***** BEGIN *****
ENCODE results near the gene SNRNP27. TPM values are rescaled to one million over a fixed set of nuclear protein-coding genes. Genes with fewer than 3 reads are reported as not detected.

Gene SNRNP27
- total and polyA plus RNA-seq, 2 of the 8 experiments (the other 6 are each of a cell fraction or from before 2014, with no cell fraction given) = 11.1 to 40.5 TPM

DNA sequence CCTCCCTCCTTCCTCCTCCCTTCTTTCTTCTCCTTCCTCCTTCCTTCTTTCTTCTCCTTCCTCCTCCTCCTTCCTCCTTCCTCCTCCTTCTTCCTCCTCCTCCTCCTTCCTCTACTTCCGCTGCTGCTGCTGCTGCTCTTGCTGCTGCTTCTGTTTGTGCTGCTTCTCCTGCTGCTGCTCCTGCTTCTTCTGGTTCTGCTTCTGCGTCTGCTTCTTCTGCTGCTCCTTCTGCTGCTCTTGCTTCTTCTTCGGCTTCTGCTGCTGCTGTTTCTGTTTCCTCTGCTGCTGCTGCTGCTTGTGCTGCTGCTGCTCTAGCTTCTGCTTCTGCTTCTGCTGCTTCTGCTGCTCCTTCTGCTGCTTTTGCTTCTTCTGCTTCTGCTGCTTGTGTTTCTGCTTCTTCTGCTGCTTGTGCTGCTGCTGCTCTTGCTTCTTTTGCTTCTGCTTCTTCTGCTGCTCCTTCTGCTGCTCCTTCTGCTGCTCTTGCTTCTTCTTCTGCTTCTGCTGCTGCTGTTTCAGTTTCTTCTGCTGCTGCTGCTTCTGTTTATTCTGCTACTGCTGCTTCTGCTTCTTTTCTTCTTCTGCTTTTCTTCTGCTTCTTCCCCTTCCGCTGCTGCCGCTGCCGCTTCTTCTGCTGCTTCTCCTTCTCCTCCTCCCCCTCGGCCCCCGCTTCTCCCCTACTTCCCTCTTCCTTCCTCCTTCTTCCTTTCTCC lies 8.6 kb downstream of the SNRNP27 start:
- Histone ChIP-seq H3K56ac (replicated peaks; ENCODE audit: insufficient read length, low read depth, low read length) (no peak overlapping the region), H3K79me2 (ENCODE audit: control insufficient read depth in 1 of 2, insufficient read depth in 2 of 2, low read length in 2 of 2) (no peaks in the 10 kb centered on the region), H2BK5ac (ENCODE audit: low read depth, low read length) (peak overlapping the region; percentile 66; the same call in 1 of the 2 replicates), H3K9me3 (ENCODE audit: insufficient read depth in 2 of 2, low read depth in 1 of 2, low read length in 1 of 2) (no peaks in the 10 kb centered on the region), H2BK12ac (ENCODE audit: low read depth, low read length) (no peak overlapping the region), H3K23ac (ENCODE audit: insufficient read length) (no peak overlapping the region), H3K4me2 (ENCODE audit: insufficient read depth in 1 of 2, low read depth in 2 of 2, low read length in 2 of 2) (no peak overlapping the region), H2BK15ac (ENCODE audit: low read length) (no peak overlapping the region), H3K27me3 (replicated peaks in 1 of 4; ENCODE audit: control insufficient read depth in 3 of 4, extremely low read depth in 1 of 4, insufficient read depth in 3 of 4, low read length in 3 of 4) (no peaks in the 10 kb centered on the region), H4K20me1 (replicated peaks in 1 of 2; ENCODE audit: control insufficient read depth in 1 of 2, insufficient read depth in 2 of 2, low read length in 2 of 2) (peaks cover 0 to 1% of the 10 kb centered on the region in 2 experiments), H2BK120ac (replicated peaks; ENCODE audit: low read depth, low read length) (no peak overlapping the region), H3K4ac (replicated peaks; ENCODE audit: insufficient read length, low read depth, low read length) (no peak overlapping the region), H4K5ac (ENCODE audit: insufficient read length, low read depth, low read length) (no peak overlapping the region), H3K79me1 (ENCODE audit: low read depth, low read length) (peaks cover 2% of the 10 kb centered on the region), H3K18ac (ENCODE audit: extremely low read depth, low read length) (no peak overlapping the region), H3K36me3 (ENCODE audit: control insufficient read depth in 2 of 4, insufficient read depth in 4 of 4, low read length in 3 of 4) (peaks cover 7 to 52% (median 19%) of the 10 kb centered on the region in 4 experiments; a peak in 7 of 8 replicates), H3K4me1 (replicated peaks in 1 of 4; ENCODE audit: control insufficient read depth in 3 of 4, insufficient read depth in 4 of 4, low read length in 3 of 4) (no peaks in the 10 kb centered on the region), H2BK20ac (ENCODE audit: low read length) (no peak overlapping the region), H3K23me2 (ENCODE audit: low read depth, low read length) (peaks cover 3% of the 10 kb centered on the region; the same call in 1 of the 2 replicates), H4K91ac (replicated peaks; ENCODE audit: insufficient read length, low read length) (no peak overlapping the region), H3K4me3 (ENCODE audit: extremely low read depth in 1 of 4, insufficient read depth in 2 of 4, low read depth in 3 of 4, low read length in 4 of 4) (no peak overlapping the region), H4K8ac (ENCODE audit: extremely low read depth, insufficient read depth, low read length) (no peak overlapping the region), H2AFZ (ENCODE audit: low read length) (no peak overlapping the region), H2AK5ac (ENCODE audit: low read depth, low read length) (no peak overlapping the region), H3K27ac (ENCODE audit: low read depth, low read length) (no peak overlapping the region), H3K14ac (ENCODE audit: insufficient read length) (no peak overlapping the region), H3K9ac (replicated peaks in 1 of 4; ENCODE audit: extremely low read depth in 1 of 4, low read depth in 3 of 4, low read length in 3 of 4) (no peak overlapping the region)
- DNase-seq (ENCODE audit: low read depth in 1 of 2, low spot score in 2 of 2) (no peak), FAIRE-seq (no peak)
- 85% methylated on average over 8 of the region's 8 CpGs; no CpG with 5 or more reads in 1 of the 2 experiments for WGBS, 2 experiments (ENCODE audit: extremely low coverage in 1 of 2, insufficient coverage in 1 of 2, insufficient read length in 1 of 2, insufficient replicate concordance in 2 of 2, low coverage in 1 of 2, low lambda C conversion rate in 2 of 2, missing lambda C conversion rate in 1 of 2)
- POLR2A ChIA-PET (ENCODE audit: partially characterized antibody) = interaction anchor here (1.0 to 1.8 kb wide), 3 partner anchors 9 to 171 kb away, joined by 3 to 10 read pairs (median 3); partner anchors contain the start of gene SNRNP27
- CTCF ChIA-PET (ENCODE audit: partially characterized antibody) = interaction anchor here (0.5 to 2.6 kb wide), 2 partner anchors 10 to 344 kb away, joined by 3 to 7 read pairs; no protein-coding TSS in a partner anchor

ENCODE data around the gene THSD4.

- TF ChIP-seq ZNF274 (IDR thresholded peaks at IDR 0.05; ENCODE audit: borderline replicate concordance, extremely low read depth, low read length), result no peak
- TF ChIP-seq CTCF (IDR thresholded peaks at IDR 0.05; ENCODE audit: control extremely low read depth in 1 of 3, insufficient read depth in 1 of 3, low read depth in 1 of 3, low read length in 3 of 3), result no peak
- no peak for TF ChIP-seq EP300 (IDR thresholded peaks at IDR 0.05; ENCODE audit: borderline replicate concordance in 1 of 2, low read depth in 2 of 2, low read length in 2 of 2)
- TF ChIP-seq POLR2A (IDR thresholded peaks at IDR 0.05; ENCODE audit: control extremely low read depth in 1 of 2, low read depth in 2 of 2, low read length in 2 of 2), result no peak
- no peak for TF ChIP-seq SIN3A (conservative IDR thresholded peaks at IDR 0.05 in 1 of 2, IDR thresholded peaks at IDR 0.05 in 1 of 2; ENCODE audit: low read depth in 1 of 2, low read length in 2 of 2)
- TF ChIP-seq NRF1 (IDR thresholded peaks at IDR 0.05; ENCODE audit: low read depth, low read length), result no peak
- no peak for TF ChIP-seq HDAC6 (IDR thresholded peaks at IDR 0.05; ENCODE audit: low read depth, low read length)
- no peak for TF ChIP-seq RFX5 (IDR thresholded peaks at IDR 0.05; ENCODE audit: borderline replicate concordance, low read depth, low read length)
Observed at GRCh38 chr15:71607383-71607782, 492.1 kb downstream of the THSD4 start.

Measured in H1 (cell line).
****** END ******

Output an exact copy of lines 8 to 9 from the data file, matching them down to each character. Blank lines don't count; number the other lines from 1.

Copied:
- POLR2A ChIA-PET (ENCODE audit: partially characterized antibody) = interaction anchor here (1.0 to 1.8 kb wide), 3 partner anchors 9 to 171 kb away, joined by 3 to 10 read pairs (median 3); partner anchors contain the start of gene SNRNP27
- CTCF ChIA-PET (ENCODE audit: partially characterized antibody) = interaction anchor here (0.5 to 2.6 kb wide), 2 partner anchors 10 to 344 kb away, joined by 3 to 7 read pairs; no protein-coding TSS in a partner anchor